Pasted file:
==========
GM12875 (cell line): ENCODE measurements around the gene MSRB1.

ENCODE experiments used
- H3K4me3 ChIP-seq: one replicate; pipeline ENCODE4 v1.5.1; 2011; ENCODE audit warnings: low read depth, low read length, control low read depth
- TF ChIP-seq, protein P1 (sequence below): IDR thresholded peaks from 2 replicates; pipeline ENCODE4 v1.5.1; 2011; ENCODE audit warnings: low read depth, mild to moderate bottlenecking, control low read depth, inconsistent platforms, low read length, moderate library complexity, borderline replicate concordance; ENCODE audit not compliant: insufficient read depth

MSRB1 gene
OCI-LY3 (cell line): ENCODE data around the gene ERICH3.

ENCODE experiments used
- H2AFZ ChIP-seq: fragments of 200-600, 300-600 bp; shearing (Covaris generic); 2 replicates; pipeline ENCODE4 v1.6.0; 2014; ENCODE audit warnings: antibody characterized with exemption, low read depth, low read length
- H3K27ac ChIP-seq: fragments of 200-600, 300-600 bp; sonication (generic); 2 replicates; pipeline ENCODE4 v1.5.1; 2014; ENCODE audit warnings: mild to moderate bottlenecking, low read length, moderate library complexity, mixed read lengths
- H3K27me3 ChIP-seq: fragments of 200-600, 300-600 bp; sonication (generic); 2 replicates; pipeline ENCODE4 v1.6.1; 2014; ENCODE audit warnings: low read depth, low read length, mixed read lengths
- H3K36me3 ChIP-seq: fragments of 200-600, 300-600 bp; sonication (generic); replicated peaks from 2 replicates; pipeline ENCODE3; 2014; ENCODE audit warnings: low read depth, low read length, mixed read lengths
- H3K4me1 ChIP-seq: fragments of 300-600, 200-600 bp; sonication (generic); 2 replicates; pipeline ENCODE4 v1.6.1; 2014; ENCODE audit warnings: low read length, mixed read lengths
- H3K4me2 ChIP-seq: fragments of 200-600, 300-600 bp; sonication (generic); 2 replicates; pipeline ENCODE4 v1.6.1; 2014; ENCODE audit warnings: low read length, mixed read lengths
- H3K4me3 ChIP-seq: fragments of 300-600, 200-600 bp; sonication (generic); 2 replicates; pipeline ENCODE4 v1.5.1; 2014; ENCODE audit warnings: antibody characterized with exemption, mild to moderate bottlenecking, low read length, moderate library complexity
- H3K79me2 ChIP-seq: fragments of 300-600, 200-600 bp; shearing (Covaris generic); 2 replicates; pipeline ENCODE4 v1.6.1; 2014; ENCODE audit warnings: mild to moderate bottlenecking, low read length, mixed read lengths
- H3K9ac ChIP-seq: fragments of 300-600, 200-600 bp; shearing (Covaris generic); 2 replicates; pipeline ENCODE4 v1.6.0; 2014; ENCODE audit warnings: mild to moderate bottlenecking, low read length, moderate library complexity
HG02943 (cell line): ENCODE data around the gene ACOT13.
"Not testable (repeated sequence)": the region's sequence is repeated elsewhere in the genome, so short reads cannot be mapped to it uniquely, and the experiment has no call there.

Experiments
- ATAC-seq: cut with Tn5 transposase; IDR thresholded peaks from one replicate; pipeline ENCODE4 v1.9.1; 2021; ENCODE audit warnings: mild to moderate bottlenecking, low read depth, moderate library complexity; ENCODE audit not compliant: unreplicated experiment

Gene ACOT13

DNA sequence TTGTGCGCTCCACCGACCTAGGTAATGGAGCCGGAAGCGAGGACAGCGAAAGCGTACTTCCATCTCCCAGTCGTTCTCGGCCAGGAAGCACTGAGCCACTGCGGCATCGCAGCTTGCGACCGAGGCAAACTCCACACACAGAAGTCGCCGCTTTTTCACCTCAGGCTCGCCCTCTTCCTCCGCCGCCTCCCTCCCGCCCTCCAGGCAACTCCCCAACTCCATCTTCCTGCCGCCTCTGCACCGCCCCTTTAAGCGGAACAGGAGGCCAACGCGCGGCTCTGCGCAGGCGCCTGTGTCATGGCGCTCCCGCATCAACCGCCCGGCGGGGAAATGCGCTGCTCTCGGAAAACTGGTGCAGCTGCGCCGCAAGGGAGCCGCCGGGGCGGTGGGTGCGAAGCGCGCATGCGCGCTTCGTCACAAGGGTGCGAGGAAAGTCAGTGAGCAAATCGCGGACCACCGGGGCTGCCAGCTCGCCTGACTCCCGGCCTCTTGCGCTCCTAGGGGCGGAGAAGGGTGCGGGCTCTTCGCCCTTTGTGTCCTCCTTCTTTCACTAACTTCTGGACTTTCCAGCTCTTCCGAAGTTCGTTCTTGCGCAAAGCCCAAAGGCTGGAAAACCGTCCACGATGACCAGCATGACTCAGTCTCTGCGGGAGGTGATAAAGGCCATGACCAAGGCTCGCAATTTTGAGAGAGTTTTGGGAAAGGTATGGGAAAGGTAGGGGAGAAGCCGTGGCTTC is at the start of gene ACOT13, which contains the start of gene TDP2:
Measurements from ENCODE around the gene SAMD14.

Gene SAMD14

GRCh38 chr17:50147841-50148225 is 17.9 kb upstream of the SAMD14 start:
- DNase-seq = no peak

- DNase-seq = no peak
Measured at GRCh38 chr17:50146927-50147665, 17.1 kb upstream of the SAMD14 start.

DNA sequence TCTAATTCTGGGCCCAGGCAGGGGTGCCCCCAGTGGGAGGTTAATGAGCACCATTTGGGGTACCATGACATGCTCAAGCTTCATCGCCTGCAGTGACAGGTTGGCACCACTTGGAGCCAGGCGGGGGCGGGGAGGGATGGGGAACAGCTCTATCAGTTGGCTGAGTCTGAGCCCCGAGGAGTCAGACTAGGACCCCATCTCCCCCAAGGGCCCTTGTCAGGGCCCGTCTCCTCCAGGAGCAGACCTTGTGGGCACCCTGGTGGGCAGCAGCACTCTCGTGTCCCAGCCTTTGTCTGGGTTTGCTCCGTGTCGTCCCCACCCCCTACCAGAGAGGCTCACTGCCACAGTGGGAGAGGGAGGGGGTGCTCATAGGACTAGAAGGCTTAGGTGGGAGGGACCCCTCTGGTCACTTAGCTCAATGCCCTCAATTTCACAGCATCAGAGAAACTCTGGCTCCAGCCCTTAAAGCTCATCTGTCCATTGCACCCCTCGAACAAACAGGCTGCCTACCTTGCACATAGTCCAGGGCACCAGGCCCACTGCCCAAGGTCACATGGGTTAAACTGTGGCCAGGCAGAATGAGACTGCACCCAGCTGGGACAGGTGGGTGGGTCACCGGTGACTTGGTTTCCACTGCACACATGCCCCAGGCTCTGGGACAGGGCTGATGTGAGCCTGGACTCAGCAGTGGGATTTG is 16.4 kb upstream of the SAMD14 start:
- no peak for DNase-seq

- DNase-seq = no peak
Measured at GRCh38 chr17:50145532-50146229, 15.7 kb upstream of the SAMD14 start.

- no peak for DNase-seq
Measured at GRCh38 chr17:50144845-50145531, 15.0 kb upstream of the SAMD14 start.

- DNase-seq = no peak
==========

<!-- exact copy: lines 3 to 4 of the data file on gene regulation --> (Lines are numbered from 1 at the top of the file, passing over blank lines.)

- H3K4me3 ChIP-seq: one replicate; pipeline ENCODE4 v1.5.1; 2011; ENCODE audit warnings: low read depth, low read length, control low read depth
- TF ChIP-seq, protein P1 (sequence below): IDR thresholded peaks from 2 replicates; pipeline ENCODE4 v1.5.1; 2011; ENCODE audit warnings: low read depth, mild to moderate bottlenecking, control low read depth, inconsistent platforms, low read length, moderate library complexity, borderline replicate concordance; ENCODE audit not compliant: insufficient read depth